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It was the end of the academic year in 1965. The faculty members of MCC had their traditional break-up social in the lawns in front of the Miller Memorial Library (old premises) and Chandran Devanesen, the Principal, had just finished his end-of-year rhetoric in his classical style and wishing us a happy summer vacation, had dispersed us for the special dinner. I was one of the new recruits then having joined the faculty in 1961- and happened to sit opposite Dr. Gift Siromoney at the dinner table along with other colleagues who always enjoyed Dr. Gift's pithy jokes. Mid way between the meal, Dr. Gift addressed me and said that he had recently collected a fossil leaf specimen from Dalmiapuram, in Tiruchirappali. Much fascinated, I went with him to his house soon after dinner to see the specimen. It was an impression of a dicot leaf on greyish shale. However at that early stage, I knew very little about plant fossils especially those available in Tamil Nadu or for that matter, in India. That night, I must say was the beginning of a long time association between the two of us in collecting fossils from many localities in Tamil Nadu; and indeed, such collection trips were the very motivation that drove me to pursue my studies on plant fossils for my Ph.D. at the Birbal Sahni Institute of Palaeobotany, Lucknow, during 1976 to 1979 under FIP of the UGC.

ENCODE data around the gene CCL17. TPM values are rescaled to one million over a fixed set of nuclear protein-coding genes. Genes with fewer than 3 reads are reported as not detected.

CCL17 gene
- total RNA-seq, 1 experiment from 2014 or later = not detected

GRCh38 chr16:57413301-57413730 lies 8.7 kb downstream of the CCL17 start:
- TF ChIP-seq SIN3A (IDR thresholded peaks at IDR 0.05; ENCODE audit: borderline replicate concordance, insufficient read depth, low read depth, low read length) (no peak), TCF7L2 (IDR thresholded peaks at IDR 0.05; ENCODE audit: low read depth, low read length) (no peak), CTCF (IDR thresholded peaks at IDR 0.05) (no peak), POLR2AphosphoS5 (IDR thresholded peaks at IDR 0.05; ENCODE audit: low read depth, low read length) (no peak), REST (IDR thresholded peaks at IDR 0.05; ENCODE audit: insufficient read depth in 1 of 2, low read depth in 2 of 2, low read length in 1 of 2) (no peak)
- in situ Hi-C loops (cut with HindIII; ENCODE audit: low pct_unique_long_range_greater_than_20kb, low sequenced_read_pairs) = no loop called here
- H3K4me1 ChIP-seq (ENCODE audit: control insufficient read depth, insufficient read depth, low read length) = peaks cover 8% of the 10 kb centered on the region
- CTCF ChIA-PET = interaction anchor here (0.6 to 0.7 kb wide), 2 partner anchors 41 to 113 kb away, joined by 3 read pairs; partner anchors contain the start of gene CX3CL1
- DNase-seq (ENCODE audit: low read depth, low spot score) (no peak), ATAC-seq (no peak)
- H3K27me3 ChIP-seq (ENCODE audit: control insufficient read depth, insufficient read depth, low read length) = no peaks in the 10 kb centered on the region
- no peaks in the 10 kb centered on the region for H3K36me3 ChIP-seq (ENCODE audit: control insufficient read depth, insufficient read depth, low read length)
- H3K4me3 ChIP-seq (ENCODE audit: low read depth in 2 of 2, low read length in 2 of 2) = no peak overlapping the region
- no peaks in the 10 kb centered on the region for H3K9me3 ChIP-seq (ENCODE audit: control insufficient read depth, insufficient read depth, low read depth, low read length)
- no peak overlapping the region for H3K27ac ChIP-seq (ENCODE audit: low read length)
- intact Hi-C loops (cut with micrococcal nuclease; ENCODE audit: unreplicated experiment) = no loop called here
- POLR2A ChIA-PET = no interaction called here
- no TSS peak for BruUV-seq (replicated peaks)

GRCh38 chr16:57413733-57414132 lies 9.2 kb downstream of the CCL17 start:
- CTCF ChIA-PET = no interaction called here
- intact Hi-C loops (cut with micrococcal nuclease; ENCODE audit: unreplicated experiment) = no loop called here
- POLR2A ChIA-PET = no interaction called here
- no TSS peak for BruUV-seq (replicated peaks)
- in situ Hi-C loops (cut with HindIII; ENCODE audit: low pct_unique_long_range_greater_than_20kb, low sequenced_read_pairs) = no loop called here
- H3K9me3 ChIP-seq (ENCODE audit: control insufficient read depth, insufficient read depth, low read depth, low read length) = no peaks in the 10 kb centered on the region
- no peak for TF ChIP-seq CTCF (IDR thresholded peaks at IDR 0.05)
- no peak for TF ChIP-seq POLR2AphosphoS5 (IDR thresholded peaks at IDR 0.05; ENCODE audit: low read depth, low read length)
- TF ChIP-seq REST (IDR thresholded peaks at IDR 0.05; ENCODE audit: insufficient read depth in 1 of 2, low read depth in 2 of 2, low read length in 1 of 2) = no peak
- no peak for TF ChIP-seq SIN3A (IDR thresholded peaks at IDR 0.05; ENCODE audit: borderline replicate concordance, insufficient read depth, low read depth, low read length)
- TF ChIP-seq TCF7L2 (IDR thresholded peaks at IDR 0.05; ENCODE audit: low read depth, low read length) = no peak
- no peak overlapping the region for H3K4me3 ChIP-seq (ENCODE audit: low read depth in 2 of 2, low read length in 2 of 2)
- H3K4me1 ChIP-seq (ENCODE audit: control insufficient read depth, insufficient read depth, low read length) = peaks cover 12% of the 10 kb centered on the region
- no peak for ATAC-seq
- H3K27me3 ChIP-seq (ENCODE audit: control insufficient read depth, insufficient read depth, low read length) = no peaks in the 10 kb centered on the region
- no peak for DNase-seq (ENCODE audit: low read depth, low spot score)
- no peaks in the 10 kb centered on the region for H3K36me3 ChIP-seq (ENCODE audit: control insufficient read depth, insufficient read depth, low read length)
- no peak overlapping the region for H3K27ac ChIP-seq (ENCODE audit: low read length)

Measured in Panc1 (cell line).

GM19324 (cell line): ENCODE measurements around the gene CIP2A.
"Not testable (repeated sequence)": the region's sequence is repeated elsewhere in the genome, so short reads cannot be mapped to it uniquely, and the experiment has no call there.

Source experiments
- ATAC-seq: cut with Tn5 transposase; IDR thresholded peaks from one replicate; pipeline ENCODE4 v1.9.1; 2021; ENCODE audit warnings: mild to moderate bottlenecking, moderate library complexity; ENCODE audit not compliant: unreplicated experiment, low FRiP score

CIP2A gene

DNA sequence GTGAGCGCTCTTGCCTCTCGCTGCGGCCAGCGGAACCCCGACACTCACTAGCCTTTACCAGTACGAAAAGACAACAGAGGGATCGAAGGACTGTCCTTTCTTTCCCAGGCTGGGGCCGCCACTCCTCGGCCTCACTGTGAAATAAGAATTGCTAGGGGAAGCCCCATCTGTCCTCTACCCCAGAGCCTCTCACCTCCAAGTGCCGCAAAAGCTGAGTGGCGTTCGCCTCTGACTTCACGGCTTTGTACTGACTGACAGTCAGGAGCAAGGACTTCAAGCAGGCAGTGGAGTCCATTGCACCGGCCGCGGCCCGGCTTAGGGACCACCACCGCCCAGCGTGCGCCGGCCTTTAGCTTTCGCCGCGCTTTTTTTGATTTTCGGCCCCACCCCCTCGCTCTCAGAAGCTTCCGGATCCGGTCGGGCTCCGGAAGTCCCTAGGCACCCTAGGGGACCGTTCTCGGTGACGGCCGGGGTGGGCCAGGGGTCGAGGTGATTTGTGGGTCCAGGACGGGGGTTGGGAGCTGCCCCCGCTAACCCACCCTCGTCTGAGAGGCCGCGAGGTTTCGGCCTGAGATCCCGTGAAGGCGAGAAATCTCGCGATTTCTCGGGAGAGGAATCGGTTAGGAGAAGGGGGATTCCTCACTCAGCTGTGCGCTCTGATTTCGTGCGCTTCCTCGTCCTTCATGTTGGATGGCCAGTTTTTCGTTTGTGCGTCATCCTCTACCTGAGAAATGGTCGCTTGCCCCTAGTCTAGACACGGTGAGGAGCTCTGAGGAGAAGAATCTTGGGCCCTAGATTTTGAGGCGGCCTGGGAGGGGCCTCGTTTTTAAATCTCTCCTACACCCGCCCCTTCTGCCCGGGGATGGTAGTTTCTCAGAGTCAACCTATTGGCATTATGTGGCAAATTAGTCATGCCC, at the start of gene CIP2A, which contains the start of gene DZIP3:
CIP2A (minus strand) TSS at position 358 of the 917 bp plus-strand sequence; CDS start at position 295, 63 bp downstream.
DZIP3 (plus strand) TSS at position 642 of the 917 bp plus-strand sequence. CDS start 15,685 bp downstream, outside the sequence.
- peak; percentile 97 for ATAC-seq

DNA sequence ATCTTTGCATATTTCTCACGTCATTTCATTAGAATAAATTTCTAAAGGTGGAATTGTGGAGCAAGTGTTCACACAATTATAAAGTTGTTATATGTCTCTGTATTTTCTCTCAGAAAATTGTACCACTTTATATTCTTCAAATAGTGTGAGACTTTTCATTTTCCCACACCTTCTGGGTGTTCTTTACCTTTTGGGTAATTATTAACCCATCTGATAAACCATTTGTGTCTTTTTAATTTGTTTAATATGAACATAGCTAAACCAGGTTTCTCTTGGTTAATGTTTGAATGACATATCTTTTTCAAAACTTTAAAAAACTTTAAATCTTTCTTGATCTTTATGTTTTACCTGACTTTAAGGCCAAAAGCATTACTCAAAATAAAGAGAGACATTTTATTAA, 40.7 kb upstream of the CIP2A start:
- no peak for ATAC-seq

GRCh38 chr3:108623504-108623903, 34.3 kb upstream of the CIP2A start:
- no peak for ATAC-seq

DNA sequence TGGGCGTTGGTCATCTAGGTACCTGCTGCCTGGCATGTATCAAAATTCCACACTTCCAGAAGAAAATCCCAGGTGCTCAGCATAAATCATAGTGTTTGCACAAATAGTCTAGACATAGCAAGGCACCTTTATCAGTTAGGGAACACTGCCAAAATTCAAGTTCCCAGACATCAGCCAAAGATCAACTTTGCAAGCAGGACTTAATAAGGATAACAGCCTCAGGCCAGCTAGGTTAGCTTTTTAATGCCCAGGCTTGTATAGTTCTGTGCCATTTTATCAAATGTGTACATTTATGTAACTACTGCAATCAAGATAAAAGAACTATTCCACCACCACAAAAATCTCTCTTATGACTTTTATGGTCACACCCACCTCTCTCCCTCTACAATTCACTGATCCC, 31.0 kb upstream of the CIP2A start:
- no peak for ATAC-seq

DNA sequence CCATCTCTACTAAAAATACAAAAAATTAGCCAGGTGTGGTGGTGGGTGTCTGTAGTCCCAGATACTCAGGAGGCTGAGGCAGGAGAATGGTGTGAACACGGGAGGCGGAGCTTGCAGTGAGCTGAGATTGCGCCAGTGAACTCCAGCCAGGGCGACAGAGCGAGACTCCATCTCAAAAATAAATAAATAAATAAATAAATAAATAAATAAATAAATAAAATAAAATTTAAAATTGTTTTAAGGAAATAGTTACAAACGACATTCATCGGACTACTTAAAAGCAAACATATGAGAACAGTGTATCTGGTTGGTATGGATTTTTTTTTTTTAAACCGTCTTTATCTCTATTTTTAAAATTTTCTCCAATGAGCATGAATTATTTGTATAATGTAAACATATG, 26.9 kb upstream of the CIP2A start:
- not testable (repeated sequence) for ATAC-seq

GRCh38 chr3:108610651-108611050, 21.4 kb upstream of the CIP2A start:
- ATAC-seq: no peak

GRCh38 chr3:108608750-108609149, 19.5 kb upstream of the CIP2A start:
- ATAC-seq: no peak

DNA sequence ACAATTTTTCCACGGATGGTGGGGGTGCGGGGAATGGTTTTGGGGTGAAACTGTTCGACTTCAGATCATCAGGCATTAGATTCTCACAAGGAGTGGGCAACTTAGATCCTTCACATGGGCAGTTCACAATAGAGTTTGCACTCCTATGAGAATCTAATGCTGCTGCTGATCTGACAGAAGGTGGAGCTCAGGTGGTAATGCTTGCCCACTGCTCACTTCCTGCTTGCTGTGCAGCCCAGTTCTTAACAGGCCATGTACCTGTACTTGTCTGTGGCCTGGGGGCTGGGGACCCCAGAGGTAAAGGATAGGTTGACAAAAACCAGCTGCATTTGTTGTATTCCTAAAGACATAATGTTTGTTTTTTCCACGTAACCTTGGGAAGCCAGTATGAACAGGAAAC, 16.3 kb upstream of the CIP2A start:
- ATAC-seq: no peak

Many of the specimens we collected from Sriperumbudur, Arkonam, Tiruvakkarai and neighbouring localities were studied by me and my student friends during the following years after my return from Lucknow. Realizing the fact that there were several specimens that had to be entirely subjected to palaeobotanical analysis, my initial task was to set up a laboratory for that purpose. Dr.Gift placed in our hands a small specimen of petrified wood that he had collected at Sriperumbudur in 1970 for detailed study. Upon sectioning, grinding and polishing the specimen for microscopic study at the Laboratory of Palaeophytology in MCC, we found it to be a new species of Araucarioxylon. As the piece had been collected close to the site where Rajiv Gandhi, our former Prime Minister, was assassinated, we named it A.rajivii. However, by the time the paper was published*, Dr.Gift had passed away. In order to commemorate his memory, we included the description of another new species of Araucarioxylon collected from another locality in Sriperumbudur and named it A.giftii.
I will have no hesitation in declaring that if today palaeobotanical studies have taken root in this part of the country (in Tamil Nadu), it is due to the enthusiastic motivation that Dr. Gift Siromoney had provided in his unique multifaceted academic style, way back in the 1970s and '80s.
*Araucarioxylon from Sriperumbudur Formation, Upper Gondwana, Tamil Nadu, India, Geophytology, 24(1), 43-48, 1995.
Jeyasingh D.E.P (Colleague: 1965-88)
Formerly: Head, Department of Botany, Madras Christian College.